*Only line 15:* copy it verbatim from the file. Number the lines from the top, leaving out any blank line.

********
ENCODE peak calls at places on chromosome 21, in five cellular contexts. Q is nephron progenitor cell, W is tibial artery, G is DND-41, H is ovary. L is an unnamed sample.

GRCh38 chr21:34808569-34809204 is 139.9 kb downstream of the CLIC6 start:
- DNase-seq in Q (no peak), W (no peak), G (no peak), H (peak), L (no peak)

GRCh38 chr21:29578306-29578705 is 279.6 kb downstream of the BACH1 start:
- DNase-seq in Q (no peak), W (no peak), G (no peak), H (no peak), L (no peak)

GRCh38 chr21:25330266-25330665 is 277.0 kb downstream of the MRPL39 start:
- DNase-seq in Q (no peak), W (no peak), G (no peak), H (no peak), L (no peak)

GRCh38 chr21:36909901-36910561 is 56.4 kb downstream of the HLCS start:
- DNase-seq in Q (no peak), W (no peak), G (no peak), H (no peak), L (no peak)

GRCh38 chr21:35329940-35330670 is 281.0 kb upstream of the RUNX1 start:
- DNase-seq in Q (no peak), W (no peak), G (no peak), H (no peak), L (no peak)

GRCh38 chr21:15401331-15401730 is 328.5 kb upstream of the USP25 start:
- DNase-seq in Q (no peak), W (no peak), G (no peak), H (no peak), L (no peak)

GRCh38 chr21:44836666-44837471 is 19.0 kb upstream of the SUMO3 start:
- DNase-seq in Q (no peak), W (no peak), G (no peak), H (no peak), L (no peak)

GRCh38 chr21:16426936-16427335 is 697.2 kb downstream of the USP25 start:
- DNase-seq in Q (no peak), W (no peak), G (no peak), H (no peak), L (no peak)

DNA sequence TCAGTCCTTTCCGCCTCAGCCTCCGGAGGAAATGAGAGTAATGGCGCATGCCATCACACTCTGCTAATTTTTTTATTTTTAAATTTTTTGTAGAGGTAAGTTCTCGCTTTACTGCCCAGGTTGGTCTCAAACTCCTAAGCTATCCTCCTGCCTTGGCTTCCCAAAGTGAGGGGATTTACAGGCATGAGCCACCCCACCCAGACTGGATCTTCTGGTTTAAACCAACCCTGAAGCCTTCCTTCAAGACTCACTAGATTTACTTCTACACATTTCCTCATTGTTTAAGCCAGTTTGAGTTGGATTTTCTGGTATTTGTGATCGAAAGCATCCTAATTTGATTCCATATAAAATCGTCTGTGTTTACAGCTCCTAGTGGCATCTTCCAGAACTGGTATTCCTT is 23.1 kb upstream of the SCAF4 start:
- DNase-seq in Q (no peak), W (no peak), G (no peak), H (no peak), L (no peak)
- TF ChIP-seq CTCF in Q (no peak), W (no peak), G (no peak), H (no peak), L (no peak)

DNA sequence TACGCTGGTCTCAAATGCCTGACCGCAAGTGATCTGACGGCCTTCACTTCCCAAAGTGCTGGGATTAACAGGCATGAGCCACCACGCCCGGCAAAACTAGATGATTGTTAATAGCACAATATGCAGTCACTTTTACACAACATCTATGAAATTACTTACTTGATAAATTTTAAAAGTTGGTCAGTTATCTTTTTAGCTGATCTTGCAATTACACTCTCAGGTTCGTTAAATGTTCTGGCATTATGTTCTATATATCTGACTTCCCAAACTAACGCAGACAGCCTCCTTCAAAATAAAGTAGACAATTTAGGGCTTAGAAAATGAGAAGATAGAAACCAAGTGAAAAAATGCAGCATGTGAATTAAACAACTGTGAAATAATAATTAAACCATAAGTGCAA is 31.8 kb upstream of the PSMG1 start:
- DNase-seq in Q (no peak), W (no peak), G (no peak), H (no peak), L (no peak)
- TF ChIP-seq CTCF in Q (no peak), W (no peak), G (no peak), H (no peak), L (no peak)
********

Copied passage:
- DNase-seq in Q (no peak), W (no peak), G (no peak), H (no peak), L (no peak)